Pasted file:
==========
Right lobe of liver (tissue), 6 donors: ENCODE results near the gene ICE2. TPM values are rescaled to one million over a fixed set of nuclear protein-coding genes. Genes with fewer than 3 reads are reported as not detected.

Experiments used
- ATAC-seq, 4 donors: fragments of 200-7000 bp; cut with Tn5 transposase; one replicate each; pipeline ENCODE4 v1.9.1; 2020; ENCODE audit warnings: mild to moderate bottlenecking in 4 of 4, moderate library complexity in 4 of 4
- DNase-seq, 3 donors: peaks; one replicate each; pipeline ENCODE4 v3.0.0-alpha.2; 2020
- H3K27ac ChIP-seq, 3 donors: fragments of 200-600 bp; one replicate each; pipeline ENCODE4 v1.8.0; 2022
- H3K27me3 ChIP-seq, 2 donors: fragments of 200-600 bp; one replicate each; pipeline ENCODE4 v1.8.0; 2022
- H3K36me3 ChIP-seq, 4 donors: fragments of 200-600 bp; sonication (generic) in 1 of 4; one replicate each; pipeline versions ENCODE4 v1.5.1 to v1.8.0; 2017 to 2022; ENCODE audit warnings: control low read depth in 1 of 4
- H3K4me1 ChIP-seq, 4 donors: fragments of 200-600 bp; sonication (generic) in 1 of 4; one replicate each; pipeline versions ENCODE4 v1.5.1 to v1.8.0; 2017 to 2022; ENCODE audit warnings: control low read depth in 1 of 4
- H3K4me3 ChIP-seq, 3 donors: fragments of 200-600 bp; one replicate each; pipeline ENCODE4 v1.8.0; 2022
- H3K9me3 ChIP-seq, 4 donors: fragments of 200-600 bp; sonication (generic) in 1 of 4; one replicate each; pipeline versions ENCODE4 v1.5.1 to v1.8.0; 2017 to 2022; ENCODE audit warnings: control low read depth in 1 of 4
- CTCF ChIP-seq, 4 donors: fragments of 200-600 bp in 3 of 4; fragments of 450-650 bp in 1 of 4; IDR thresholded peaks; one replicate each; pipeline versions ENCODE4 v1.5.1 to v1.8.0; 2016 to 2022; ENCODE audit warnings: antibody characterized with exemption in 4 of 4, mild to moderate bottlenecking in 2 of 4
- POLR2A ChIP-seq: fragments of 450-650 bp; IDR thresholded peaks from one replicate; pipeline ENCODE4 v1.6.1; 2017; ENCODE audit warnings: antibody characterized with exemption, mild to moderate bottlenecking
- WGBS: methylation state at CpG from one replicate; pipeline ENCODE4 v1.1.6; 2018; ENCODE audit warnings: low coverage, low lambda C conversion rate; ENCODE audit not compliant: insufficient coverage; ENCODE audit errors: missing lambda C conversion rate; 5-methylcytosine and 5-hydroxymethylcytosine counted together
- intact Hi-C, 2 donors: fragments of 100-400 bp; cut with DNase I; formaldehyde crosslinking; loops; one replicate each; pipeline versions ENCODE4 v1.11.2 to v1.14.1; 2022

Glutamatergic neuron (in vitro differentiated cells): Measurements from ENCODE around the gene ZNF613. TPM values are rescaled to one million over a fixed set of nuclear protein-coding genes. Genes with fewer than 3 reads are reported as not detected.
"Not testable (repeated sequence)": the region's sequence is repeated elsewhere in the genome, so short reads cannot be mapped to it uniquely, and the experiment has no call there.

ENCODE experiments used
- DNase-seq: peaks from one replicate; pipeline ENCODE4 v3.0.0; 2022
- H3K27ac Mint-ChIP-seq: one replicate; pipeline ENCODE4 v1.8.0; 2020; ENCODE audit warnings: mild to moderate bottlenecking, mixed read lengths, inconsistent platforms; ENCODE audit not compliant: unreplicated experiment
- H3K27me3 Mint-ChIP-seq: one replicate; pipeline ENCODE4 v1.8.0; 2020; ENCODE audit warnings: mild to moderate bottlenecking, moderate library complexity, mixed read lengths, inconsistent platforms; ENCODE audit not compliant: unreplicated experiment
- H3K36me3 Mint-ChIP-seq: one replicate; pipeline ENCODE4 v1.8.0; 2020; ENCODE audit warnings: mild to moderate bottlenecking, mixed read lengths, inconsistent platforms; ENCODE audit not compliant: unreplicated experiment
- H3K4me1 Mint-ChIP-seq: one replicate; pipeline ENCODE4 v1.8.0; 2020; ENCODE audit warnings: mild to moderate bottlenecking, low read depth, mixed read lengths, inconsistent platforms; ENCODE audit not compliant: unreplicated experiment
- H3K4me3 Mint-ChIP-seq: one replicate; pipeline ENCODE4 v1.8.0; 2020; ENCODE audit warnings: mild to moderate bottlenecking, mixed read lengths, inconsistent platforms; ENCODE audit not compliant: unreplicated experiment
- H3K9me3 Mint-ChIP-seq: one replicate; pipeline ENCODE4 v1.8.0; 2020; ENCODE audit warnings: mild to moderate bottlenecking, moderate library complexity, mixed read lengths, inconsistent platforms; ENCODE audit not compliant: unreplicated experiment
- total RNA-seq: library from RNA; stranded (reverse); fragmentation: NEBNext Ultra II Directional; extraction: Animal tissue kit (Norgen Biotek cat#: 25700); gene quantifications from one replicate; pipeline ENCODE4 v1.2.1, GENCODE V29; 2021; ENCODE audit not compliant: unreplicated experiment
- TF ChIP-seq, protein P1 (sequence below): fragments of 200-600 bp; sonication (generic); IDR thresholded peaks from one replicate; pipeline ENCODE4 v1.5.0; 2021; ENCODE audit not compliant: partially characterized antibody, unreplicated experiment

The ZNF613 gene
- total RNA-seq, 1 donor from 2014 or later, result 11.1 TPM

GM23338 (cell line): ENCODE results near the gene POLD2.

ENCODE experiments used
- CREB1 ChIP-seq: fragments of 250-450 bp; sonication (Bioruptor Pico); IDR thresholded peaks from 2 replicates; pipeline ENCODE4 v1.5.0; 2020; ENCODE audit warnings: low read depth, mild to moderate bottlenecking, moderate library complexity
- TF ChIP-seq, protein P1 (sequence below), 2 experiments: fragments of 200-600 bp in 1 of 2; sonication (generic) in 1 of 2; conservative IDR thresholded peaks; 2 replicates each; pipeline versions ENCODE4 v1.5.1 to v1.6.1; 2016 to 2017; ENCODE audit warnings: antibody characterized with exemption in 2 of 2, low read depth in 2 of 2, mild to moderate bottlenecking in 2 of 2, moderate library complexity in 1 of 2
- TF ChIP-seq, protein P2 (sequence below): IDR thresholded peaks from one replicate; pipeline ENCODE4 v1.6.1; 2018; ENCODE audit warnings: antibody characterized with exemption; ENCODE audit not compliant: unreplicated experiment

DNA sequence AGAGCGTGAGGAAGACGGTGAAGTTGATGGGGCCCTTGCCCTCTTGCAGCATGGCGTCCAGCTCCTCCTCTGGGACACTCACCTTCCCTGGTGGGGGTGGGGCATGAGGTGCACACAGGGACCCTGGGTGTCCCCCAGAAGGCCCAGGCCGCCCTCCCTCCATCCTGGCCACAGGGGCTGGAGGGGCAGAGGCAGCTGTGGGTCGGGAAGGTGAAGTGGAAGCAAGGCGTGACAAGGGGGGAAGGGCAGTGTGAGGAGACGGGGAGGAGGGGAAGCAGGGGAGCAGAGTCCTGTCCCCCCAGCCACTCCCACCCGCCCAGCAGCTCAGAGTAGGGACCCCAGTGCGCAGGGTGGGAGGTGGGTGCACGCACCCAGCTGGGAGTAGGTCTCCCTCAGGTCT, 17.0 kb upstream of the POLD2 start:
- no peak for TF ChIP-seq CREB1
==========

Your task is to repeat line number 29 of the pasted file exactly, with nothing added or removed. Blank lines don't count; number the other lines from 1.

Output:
GM23338 (cell line): ENCODE results near the gene POLD2.